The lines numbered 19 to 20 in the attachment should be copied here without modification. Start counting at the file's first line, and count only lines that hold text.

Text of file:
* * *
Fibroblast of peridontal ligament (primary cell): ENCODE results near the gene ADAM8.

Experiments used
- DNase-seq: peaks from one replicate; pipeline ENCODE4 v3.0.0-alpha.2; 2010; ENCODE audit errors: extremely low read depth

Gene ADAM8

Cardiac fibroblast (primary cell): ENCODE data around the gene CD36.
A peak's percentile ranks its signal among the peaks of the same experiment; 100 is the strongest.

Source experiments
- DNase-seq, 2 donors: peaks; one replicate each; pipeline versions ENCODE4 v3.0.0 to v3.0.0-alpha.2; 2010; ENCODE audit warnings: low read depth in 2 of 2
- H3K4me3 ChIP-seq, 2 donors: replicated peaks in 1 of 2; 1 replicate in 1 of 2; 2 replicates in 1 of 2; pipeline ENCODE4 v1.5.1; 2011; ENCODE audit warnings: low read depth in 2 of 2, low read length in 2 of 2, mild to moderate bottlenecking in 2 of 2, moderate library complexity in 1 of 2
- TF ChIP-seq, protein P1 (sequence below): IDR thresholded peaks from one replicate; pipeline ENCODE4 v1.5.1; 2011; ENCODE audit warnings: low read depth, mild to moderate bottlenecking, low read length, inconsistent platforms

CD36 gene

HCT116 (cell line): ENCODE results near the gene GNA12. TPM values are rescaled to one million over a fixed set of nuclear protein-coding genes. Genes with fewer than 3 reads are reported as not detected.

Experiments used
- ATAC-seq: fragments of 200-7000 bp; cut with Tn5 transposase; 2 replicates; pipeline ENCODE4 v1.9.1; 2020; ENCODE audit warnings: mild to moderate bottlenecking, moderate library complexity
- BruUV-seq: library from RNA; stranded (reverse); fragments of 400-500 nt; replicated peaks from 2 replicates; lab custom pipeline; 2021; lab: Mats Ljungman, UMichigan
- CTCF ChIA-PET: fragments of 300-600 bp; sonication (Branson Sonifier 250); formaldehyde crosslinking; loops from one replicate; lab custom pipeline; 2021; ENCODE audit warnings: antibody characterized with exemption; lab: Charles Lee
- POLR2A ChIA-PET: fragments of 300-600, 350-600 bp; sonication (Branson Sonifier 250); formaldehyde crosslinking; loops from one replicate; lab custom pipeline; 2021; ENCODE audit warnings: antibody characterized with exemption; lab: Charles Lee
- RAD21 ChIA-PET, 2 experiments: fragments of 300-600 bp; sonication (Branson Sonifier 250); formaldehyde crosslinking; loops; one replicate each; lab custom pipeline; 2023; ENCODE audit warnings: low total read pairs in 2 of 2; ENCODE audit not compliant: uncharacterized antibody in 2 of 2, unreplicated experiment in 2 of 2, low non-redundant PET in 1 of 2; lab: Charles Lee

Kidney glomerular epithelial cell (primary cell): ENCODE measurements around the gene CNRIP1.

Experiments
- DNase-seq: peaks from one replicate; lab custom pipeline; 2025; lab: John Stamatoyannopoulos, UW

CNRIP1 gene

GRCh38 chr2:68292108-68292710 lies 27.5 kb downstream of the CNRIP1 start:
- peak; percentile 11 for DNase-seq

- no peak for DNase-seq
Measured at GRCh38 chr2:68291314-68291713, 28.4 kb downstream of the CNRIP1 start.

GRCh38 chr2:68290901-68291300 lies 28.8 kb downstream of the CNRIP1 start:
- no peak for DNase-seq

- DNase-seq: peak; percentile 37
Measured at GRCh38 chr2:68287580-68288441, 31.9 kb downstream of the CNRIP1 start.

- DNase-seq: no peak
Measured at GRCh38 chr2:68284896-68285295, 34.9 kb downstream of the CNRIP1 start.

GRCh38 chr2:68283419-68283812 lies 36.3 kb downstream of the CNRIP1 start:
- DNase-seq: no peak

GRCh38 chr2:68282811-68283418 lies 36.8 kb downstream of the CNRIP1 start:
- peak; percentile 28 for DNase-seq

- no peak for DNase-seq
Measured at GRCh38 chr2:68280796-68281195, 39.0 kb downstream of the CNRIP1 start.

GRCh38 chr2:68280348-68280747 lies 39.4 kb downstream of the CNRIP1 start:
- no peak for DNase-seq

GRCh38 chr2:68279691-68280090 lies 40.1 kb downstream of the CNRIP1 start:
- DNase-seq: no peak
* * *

Kidney glomerular epithelial cell (primary cell): ENCODE measurements around the gene CNRIP1.

Experiments